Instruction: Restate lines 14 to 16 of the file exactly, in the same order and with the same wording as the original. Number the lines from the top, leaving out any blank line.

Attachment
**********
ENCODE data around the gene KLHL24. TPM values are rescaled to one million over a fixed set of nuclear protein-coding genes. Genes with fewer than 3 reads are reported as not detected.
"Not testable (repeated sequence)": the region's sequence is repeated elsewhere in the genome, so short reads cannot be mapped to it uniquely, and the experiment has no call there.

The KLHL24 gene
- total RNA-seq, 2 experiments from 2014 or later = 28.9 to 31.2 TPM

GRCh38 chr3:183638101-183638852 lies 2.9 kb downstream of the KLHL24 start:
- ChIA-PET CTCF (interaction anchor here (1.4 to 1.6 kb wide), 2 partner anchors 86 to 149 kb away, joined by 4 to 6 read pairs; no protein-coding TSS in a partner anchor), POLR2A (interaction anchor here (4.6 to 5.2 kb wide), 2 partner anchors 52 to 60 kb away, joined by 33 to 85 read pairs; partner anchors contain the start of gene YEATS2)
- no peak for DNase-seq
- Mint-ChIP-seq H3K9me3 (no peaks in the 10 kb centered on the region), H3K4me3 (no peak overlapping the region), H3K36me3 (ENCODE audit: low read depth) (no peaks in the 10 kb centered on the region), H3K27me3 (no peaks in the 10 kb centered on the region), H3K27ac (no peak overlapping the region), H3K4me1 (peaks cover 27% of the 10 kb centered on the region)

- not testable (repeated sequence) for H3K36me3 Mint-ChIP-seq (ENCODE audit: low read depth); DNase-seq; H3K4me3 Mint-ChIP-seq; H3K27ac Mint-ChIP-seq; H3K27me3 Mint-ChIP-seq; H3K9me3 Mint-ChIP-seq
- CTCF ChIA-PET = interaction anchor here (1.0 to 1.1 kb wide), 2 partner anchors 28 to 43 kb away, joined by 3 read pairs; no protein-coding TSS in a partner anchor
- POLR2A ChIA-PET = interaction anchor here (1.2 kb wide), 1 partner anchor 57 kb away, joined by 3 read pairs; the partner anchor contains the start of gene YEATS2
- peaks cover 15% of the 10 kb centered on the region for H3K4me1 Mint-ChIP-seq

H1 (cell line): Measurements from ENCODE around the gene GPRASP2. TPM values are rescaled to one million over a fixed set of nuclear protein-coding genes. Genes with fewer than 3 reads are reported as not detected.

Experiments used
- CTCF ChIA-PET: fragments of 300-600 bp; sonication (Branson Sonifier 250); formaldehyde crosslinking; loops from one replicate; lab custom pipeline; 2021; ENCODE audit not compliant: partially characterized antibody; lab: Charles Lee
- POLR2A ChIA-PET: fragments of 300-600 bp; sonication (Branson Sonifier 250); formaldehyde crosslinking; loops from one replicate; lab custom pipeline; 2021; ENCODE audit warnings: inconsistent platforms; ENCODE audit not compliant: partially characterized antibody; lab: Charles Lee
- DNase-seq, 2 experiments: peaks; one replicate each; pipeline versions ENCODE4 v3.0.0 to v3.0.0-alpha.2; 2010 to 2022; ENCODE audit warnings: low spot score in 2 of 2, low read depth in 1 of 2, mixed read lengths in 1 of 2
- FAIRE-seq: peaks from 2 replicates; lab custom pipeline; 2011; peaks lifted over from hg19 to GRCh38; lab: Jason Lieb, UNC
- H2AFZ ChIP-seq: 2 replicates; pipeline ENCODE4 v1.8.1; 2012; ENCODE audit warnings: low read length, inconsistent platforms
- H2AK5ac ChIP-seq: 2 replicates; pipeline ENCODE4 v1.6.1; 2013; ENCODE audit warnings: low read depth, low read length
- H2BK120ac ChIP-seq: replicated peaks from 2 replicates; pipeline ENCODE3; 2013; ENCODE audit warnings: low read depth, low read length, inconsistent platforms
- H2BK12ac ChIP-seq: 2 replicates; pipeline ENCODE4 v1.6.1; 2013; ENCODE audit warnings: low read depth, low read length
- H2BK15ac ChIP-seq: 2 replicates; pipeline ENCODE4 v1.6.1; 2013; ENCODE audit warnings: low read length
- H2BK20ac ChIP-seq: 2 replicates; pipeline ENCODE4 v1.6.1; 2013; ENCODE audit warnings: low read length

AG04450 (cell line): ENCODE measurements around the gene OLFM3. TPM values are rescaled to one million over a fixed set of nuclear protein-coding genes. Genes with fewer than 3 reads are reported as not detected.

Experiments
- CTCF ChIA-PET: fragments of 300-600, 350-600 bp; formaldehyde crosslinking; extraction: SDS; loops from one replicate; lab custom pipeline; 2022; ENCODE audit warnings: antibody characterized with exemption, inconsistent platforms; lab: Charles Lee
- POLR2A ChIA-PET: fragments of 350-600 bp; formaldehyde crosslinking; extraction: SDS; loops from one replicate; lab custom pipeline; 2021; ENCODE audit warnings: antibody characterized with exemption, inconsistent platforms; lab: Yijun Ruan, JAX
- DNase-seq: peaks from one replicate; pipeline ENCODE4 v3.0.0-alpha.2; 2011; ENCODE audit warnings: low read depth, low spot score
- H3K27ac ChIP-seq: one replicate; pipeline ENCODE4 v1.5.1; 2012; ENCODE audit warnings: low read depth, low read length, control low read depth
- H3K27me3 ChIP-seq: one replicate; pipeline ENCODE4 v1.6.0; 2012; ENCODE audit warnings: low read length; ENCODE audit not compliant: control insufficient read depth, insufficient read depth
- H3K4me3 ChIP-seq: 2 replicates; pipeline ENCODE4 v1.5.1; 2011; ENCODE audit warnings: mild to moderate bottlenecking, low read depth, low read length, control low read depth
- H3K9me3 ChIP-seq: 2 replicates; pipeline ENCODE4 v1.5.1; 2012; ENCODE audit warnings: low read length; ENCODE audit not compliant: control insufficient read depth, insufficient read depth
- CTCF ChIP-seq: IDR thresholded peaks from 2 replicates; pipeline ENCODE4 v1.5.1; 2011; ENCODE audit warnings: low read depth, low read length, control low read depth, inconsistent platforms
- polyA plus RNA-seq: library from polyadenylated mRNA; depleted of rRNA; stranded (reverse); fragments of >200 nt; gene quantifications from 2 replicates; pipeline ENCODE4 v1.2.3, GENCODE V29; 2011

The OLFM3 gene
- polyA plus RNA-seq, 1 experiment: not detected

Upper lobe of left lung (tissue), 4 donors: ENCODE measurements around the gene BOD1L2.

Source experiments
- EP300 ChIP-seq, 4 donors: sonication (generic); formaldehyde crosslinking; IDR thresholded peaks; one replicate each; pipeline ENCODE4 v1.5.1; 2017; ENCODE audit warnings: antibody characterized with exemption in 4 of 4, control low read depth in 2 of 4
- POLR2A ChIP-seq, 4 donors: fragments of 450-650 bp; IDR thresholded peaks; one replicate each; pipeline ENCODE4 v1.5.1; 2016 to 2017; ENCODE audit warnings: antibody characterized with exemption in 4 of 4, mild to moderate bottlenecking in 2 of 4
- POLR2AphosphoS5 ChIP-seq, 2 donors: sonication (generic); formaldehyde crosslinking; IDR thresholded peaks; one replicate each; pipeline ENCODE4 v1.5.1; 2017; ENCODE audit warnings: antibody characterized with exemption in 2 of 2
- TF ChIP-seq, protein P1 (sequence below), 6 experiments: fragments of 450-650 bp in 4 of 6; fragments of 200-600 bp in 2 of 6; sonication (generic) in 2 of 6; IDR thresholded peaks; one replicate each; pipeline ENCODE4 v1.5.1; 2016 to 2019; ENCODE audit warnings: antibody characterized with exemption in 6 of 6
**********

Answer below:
Experiments used
- CTCF ChIA-PET: fragments of 300-600 bp; sonication (Branson Sonifier 250); formaldehyde crosslinking; loops from one replicate; lab custom pipeline; 2021; ENCODE audit not compliant: partially characterized antibody; lab: Charles Lee
- POLR2A ChIA-PET: fragments of 300-600 bp; sonication (Branson Sonifier 250); formaldehyde crosslinking; loops from one replicate; lab custom pipeline; 2021; ENCODE audit warnings: inconsistent platforms; ENCODE audit not compliant: partially characterized antibody; lab: Charles Lee